Before the upcoming G20 summit, Japan is looking to stiffen its money laundering laws, precisely the ones aiming at Bitcoin and cryptocurrency exchanges.
The Financial Action Task Force (FATF) is also due to scrutinize Japanese anti-money laundering system in the Autumn.
According to media reports, the Japan-based Financial Services Agency (FSA) is desperate for a better assessment from the FATF. Japan received the bottommost ranking for its Know Your Customer (KYC) procedures during the previous FATF inspection in 2008.
Hoping for recovery, Japan is acceleration its on-site assessments of all financial institutes, especially cryptocurrency exchanges.
The coming G20 summit is also probable to debate international protocols for virtual currency and ICOs. Japan definitely does not want to lag behind the curves on realizing policies.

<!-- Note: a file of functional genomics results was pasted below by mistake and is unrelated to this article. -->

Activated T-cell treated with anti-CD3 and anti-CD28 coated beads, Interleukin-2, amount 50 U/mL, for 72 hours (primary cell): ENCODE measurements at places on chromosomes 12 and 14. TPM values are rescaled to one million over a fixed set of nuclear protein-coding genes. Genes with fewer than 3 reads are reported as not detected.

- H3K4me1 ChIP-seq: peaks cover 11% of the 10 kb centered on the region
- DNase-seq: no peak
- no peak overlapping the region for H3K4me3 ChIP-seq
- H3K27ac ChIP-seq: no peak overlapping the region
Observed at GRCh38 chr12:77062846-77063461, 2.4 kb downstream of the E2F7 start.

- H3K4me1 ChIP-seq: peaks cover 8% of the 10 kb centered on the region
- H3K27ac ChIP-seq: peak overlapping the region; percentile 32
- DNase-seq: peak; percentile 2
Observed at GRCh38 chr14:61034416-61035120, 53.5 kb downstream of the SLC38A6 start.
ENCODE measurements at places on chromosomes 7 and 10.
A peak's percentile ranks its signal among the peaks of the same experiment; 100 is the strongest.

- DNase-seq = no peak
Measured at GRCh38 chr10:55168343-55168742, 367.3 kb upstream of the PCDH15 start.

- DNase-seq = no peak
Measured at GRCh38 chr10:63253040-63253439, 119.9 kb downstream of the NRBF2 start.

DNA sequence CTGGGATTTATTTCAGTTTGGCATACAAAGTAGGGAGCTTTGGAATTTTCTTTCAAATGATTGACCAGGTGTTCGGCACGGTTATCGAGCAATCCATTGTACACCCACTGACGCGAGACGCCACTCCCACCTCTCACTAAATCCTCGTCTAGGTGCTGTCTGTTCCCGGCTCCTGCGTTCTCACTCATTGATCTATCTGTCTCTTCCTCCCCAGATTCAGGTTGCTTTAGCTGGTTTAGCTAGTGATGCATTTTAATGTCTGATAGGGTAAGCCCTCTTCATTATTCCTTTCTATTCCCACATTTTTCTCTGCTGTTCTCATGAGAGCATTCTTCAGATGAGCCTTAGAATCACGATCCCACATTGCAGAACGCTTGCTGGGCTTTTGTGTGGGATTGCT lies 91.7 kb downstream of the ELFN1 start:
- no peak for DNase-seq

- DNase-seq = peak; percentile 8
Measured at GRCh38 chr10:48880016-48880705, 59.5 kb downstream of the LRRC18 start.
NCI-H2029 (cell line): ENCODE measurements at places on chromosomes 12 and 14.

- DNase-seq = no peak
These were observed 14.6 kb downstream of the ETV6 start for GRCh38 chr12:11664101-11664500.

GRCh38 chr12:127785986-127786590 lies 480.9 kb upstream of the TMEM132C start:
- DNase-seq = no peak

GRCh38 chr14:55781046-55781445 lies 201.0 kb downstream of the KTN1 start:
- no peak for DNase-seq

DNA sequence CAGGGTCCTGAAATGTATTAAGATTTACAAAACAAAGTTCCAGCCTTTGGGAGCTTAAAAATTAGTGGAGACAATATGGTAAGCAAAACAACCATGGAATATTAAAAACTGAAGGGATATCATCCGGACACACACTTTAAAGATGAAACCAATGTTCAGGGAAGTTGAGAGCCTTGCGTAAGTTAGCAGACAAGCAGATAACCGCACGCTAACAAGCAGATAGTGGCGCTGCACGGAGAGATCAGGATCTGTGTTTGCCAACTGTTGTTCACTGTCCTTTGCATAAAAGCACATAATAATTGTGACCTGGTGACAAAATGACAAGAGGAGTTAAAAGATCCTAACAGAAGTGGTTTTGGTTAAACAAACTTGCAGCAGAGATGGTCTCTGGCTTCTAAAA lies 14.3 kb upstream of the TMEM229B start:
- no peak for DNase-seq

Japan was the first state registering crypto-exchanges in 2017 but has usually been fairly laidback. While Japan strengthened the guidelines in line with the 2018 Coincheck hack, FSA stated that it does not aim at regulating excessively.
Alternatively, it gives the impression of satisfaction by letting crypto-industry control itself, stating that It is a very speeding industry. Therefore, it is better for specialists to make laws. FSA is not scared of stepping in when needed.
At last G20 summit, states decided that crypto regulation should track FATF ideals for AML. Therefore, FATF called for stringent regulation of Virtual Asset Service Providers (VASP).
Recently, Japanese Yen surpassed USD as the most used currency for Bitcoin dealing. Yet, crypto is still not a favourable tool in the mainstream of money laundering cases.
Consistent with Japanese police, regardless of crypto-linked cases rising nine hundred percent (900%) in 2018; still it encompassed less than two percent (1.7%) of total inquiries.
Colossal ninety-eight percent (98.3%) of money legalizing cases in Japan did not include cryptocurrency at all.